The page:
For the next two hours, attention was given to working out and recording vocals for the song.  "Everyone agreed that the song was begging for big, lush harmonies,” Emerick recalls, “just the kind of thing that was George Martin's forte.  Delighted to be contributing at last, he spent (considerable time) with John, Paul and George Harrison gathered around the piano while he worked out their complex parts note by note.”  John explains:  “As for the harmonies, I just asked George Martin, or whoever was 'round, 'What's the alternative to thirds and fifths?' as they're the only ones I know, and he would play them on a piano, and we'd say, 'Oh, we'll have that one.'  So, I couldn't tell you what they are, I just know it's harmony.”

“The only problem was,” Emerick continues, “that George Martin had worked out nine harmony parts for The Beatles to sing, but we only had five tracks to record them on.  That was resolved easily enough when it was decided to have John, Paul and George Harrison sing their three-part harmony together live, instead of overdubbing each part one at a time, and then have them do two additional passes in order to add on the remaining six parts.  It was as much an aesthetic as it was a technical decision, because their voices had always meshed so well naturally.”  George Harrison recalls, “The harmony was pretty difficult to sing in, you know, we really had to learn it.”  George Martin relates:  "John, Paul and George sang the song in harmony...I was literally telling them what notes to sing."

A note of clarification needs to be made here.  Geoff Emerick describes what George Martin worked out as "nine harmony parts," but in actuality, it was only three-part harmony.  John sang the mid-range lead vocal part, George sang a somewhat lower harmony, and Paul sang a high harmony in falsetto.  This was then overdubbed twice more at a later session, them 'triple-tracking' the same three harmony parts that George Martin worked out for them.  This created the lush vocals for the song.

At 10:30 pm, they had recorded the first set of their three-part harmony onto one track, leaving the other two sets of three-part harmony to be recorded after the weekend was over.  With four open tracks still left on the master eight-track tape, they called it for the night.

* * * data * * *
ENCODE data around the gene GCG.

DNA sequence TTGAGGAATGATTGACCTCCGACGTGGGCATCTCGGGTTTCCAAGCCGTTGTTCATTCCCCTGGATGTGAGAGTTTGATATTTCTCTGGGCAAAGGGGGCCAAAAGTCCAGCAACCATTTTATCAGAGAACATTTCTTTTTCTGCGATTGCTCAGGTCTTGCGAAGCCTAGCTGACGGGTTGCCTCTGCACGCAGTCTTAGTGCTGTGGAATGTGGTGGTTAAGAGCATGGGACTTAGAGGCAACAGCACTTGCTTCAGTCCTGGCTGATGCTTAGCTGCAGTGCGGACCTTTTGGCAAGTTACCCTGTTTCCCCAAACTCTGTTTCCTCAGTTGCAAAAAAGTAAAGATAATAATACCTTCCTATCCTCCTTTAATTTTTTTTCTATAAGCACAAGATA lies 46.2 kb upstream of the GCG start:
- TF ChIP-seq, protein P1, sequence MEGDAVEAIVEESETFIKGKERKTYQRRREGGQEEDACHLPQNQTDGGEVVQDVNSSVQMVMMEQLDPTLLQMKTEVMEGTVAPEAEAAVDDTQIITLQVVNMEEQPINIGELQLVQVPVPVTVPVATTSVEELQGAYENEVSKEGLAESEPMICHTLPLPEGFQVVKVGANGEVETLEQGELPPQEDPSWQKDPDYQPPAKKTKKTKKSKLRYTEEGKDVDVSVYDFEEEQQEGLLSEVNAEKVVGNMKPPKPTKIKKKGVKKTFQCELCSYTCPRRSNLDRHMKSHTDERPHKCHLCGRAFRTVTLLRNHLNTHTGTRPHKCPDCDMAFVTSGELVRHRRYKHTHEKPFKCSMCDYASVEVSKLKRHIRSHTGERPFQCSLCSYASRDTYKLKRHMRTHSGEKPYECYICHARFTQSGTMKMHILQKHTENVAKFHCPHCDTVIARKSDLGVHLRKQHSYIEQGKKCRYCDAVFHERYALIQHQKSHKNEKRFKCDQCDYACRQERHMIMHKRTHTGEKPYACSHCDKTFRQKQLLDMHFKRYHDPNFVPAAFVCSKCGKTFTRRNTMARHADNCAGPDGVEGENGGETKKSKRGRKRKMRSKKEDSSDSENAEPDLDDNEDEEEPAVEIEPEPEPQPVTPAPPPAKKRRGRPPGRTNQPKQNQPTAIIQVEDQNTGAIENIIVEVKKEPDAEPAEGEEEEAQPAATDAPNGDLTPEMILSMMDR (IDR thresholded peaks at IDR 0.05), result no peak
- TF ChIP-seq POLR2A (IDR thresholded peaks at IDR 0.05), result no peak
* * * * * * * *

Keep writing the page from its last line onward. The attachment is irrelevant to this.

After the weekend, The Beatles filed back into EMI Studio Two on August 4th, 1969, specifically to add the remaining vocals onto “Because.”  They once again arrived around 2:30 pm and set out to reprise their stunning three-part harmony abilities as they had done with 1963's “This Boy” and 1965's “Yes It Is.”

“It was mid-afternoon,” Geoff Emerick recalls, “but the lights in Studio Two were dimmed way down low for atmosphere.  The four Beatles – Ringo was there, too, providing moral support – were gathered in a semicircle, the sparse backing track playing softly in their headphones.  To start with, everyone was standing up, but it quickly became apparent that this was going to be a time-consuming process, so they were soon sitting on regulation EMI hard-back chairs, not stools.  To get the phrasing spot-on, Paul was making hand gestures, conducting the others.  It would take more than five hours to get those vocals done, and though John's patience was sorely tried that afternoon, no one gave up.  Perfection was the goal, and nobody was prepared to accept anything less.”

"George Martin took his place next to me in the control room, listening intently.  Yoko was up there with us too, but she never said a word the entire afternoon.  John, Paul and George Harrison each had his own mic, but they were all being recorded on a single track, so I was focused on doing the balance.  To keep the purity of the sound, I had decided to use no signal processing whatsoever – no compressors or limiters.  That meant that I had to manually 'pot' the sound to smooth out the peaks and valleys – moving the faders up and down as it was being recorded – carefully following the dynamics of each word, each syllable.  Fortunately, I'd had plenty of time to learn those moves during the long hours of vocal rehearsals."

“The three Beatles sang 'Because' over and over and over again that afternoon; they probably did each pass twenty or thirty times.  Pitching was not a problem – they rarely sang out of tune, and they were good at remembering their parts – but it wasn't easy to get the phrasing precise, starting and ending each word at exactly the same time.  Even John was unusually patient that day, though he rebuked Paul once or twice, at one point snapping, 'Jesus Christ, give me a break already...I wish I hadn't written the bloody thing!'”